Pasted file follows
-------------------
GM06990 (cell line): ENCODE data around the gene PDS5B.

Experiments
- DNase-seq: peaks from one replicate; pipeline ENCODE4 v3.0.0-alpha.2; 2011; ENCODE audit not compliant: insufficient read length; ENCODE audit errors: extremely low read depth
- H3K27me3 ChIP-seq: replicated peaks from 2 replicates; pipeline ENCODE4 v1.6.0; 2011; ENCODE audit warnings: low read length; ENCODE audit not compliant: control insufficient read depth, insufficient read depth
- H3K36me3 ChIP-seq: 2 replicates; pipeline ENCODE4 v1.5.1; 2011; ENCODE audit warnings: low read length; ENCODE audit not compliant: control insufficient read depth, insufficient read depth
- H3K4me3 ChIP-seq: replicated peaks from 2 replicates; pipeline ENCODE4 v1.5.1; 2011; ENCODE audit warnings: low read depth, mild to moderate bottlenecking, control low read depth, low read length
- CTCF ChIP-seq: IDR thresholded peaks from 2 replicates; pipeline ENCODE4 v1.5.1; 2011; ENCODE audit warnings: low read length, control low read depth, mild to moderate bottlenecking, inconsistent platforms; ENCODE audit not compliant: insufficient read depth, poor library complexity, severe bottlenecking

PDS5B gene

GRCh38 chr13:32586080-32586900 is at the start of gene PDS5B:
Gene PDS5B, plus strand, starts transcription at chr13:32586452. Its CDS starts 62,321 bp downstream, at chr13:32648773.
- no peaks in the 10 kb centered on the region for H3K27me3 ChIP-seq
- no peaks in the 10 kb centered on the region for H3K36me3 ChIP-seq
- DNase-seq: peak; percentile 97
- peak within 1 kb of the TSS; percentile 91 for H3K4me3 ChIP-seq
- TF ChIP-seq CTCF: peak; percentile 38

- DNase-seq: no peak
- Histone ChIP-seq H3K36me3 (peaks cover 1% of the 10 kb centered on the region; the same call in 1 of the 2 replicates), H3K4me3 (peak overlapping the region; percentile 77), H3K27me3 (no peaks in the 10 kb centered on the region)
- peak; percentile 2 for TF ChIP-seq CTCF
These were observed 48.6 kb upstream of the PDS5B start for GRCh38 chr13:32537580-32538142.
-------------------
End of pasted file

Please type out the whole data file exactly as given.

GM06990 (cell line): ENCODE data around the gene PDS5B.

Experiments
- DNase-seq: peaks from one replicate; pipeline ENCODE4 v3.0.0-alpha.2; 2011; ENCODE audit not compliant: insufficient read length; ENCODE audit errors: extremely low read depth
- H3K27me3 ChIP-seq: replicated peaks from 2 replicates; pipeline ENCODE4 v1.6.0; 2011; ENCODE audit warnings: low read length; ENCODE audit not compliant: control insufficient read depth, insufficient read depth
- H3K36me3 ChIP-seq: 2 replicates; pipeline ENCODE4 v1.5.1; 2011; ENCODE audit warnings: low read length; ENCODE audit not compliant: control insufficient read depth, insufficient read depth
- H3K4me3 ChIP-seq: replicated peaks from 2 replicates; pipeline ENCODE4 v1.5.1; 2011; ENCODE audit warnings: low read depth, mild to moderate bottlenecking, control low read depth, low read length
- CTCF ChIP-seq: IDR thresholded peaks from 2 replicates; pipeline ENCODE4 v1.5.1; 2011; ENCODE audit warnings: low read length, control low read depth, mild to moderate bottlenecking, inconsistent platforms; ENCODE audit not compliant: insufficient read depth, poor library complexity, severe bottlenecking

PDS5B gene

GRCh38 chr13:32586080-32586900 is at the start of gene PDS5B:
Gene PDS5B, plus strand, starts transcription at chr13:32586452. Its CDS starts 62,321 bp downstream, at chr13:32648773.
- no peaks in the 10 kb centered on the region for H3K27me3 ChIP-seq
- no peaks in the 10 kb centered on the region for H3K36me3 ChIP-seq
- DNase-seq: peak; percentile 97
- peak within 1 kb of the TSS; percentile 91 for H3K4me3 ChIP-seq
- TF ChIP-seq CTCF: peak; percentile 38

- DNase-seq: no peak
- Histone ChIP-seq H3K36me3 (peaks cover 1% of the 10 kb centered on the region; the same call in 1 of the 2 replicates), H3K4me3 (peak overlapping the region; percentile 77), H3K27me3 (no peaks in the 10 kb centered on the region)
- peak; percentile 2 for TF ChIP-seq CTCF
These were observed 48.6 kb upstream of the PDS5B start for GRCh38 chr13:32537580-32538142.